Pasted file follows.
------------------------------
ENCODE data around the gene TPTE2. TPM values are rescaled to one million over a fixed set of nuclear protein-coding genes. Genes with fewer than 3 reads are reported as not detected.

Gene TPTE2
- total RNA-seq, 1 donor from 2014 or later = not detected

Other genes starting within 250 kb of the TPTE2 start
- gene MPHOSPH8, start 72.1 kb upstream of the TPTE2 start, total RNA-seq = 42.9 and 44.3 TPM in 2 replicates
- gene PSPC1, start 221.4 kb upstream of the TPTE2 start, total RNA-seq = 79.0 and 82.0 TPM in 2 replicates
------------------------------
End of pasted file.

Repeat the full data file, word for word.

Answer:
ENCODE data around the gene TPTE2. TPM values are rescaled to one million over a fixed set of nuclear protein-coding genes. Genes with fewer than 3 reads are reported as not detected.

Gene TPTE2
- total RNA-seq, 1 donor from 2014 or later = not detected

Other genes starting within 250 kb of the TPTE2 start
- gene MPHOSPH8, start 72.1 kb upstream of the TPTE2 start, total RNA-seq = 42.9 and 44.3 TPM in 2 replicates
- gene PSPC1, start 221.4 kb upstream of the TPTE2 start, total RNA-seq = 79.0 and 82.0 TPM in 2 replicates